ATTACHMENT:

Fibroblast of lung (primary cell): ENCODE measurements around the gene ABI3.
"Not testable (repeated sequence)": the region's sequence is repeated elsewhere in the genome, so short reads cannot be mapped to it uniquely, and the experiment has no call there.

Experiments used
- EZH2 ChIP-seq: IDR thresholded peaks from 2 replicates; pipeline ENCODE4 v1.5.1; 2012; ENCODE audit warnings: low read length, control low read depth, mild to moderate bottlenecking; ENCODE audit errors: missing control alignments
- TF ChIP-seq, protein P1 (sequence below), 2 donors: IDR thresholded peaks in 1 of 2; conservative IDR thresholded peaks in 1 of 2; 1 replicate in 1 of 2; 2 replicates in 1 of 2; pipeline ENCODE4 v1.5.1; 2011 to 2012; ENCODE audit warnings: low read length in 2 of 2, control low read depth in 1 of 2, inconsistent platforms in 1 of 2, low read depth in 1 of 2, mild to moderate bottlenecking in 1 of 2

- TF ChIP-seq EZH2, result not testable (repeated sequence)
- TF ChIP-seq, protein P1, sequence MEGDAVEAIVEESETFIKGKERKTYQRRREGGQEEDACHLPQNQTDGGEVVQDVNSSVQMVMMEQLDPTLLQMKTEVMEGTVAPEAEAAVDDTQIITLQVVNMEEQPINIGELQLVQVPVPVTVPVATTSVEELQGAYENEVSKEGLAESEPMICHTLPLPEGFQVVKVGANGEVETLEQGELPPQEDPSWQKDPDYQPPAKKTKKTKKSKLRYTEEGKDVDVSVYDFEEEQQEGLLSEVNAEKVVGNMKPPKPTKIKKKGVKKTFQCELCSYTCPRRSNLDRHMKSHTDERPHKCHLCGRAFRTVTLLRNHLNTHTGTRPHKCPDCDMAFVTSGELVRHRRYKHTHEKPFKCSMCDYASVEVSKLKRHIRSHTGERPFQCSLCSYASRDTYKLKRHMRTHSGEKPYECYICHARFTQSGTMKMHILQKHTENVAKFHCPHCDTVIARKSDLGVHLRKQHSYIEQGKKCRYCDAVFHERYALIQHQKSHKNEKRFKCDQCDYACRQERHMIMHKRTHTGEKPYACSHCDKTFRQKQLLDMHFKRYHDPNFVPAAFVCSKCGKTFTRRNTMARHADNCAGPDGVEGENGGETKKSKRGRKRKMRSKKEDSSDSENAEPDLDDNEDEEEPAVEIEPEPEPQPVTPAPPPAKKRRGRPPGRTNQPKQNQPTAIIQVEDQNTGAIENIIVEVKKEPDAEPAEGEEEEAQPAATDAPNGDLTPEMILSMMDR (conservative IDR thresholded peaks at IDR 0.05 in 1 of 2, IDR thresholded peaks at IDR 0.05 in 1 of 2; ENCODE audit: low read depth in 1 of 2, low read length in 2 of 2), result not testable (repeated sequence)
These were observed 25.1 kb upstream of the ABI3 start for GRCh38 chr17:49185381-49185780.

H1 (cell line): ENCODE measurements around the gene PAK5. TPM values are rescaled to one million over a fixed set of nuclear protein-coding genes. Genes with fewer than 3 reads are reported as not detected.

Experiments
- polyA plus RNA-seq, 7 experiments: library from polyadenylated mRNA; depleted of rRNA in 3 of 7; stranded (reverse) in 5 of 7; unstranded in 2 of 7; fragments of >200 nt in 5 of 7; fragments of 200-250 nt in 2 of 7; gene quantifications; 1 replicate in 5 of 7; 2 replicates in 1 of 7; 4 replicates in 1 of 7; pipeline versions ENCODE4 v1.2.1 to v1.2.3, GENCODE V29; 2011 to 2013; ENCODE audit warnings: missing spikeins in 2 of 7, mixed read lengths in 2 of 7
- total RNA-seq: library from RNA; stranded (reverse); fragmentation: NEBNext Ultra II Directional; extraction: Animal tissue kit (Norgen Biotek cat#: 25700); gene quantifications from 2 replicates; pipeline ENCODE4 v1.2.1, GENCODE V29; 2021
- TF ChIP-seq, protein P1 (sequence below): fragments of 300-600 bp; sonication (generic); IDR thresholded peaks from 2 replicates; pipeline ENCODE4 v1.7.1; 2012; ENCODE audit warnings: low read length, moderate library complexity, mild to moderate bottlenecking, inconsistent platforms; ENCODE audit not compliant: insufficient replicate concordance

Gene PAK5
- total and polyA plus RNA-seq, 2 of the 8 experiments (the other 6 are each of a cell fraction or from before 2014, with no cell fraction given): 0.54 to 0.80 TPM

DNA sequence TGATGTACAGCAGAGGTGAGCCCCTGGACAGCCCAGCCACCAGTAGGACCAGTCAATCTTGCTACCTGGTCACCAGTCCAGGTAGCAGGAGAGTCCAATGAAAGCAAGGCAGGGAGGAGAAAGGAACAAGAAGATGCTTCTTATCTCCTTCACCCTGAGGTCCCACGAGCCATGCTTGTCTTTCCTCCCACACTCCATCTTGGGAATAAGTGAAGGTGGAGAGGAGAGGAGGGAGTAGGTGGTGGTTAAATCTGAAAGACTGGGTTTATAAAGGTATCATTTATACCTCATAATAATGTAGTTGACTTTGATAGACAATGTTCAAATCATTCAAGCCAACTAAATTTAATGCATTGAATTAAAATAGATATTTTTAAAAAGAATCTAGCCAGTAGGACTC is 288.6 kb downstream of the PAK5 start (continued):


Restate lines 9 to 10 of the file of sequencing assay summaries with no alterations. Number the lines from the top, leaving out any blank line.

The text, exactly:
H1 (cell line): ENCODE measurements around the gene PAK5. TPM values are rescaled to one million over a fixed set of nuclear protein-coding genes. Genes with fewer than 3 reads are reported as not detected.

Experiments